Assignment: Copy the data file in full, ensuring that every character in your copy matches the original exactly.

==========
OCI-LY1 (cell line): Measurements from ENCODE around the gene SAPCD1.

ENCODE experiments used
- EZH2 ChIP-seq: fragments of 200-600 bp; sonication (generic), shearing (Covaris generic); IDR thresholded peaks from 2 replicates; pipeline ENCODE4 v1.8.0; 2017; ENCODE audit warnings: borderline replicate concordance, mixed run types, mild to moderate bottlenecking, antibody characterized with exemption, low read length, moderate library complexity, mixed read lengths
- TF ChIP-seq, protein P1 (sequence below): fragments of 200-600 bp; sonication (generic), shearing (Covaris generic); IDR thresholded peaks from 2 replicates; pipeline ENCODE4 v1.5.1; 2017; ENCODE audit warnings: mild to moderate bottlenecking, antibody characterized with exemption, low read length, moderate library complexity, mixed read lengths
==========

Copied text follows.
OCI-LY1 (cell line): Measurements from ENCODE around the gene SAPCD1.

ENCODE experiments used
- EZH2 ChIP-seq: fragments of 200-600 bp; sonication (generic), shearing (Covaris generic); IDR thresholded peaks from 2 replicates; pipeline ENCODE4 v1.8.0; 2017; ENCODE audit warnings: borderline replicate concordance, mixed run types, mild to moderate bottlenecking, antibody characterized with exemption, low read length, moderate library complexity, mixed read lengths
- TF ChIP-seq, protein P1 (sequence below): fragments of 200-600 bp; sonication (generic), shearing (Covaris generic); IDR thresholded peaks from 2 replicates; pipeline ENCODE4 v1.5.1; 2017; ENCODE audit warnings: mild to moderate bottlenecking, antibody characterized with exemption, low read length, moderate library complexity, mixed read lengths